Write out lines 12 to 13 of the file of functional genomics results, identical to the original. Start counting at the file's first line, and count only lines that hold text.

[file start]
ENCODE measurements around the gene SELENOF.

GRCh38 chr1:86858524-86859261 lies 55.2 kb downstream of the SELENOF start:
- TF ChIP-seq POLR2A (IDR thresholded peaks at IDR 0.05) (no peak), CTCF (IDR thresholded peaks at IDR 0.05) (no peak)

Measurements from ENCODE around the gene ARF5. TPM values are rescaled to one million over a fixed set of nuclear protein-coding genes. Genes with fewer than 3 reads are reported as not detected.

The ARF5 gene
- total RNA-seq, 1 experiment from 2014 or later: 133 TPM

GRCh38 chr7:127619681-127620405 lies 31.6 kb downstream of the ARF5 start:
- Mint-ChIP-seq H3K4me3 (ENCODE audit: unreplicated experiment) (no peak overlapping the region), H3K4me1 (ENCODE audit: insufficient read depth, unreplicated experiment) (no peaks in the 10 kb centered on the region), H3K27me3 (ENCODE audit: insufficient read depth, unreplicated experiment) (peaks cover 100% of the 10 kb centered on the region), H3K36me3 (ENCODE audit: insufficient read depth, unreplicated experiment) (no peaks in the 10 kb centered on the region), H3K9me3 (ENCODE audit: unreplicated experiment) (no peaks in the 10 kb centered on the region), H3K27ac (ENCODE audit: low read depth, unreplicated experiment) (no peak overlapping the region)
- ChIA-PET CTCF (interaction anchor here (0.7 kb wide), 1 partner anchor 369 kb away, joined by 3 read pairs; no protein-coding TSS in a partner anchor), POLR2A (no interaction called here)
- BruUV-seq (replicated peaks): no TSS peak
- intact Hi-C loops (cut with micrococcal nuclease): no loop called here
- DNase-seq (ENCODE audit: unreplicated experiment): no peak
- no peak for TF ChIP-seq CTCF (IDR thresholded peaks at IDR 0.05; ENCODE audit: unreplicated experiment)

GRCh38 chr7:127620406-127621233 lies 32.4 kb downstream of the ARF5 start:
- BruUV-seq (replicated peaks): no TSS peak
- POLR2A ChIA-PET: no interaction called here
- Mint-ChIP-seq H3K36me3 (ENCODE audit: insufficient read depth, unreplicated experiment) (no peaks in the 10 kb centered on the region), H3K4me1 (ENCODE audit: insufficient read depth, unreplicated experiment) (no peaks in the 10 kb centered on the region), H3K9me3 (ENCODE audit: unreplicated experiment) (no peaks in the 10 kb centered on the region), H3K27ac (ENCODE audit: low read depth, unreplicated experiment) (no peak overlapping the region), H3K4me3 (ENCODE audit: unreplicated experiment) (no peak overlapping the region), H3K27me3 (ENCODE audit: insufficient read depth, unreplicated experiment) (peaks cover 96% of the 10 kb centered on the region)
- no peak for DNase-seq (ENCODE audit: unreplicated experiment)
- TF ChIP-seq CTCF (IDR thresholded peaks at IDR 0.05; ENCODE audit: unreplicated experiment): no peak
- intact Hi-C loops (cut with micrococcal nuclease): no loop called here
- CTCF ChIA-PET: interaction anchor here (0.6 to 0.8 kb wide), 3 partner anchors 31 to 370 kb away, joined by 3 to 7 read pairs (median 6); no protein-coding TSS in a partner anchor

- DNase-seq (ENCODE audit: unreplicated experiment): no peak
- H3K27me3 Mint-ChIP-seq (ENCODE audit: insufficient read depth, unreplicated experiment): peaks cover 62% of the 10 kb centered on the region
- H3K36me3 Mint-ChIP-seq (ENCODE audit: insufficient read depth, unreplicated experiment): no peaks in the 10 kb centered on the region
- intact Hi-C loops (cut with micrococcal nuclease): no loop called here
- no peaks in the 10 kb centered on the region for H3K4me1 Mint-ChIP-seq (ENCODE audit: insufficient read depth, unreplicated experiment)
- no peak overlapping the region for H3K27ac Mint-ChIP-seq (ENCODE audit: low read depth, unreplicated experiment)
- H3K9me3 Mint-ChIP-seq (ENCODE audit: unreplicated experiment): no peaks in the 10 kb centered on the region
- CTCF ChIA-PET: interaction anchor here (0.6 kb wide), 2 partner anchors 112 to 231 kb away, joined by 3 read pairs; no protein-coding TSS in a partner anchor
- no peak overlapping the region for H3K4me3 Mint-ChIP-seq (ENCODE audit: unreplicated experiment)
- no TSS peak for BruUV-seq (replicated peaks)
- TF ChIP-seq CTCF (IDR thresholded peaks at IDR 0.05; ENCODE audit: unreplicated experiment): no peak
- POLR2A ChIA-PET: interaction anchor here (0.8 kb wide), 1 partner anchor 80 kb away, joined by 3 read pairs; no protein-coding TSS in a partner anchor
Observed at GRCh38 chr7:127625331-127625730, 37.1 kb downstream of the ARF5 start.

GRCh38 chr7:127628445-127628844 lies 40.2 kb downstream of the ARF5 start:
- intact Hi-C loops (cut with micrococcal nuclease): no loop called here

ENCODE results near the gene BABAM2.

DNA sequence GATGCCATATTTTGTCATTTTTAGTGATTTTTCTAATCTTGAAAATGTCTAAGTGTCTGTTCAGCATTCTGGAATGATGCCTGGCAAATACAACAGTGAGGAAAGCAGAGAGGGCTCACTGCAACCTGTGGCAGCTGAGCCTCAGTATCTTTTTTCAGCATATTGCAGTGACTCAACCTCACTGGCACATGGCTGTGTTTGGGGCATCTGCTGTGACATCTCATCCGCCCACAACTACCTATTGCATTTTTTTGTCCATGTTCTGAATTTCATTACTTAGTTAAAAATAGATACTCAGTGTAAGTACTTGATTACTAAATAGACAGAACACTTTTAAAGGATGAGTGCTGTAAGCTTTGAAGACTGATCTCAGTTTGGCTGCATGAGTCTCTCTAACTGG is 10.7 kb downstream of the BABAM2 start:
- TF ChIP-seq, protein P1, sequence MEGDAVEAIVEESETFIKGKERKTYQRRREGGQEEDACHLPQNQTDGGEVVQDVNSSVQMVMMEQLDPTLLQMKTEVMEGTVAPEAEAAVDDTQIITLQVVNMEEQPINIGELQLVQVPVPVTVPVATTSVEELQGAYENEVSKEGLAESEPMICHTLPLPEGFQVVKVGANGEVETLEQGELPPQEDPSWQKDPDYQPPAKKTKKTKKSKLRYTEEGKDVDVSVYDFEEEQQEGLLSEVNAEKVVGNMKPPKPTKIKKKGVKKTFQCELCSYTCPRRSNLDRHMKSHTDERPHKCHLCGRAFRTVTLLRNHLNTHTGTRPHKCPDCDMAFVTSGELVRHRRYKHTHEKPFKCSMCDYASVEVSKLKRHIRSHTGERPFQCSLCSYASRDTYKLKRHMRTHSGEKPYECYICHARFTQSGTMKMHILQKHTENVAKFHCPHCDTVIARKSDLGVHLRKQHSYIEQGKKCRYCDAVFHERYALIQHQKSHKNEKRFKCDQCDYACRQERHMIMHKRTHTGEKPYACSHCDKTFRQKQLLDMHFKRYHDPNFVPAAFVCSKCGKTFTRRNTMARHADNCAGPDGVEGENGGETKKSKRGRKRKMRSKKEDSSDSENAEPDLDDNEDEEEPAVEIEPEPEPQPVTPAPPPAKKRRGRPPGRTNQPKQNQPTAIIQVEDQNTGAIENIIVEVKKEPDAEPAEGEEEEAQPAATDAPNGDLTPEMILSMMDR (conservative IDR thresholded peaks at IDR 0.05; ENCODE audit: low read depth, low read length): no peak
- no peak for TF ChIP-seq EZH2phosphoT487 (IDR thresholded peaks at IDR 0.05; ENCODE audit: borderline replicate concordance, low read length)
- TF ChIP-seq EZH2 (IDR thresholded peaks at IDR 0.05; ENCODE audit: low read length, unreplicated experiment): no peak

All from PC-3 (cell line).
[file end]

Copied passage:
- DNase-seq (ENCODE audit: unreplicated experiment): no peak
- no peak for TF ChIP-seq CTCF (IDR thresholded peaks at IDR 0.05; ENCODE audit: unreplicated experiment)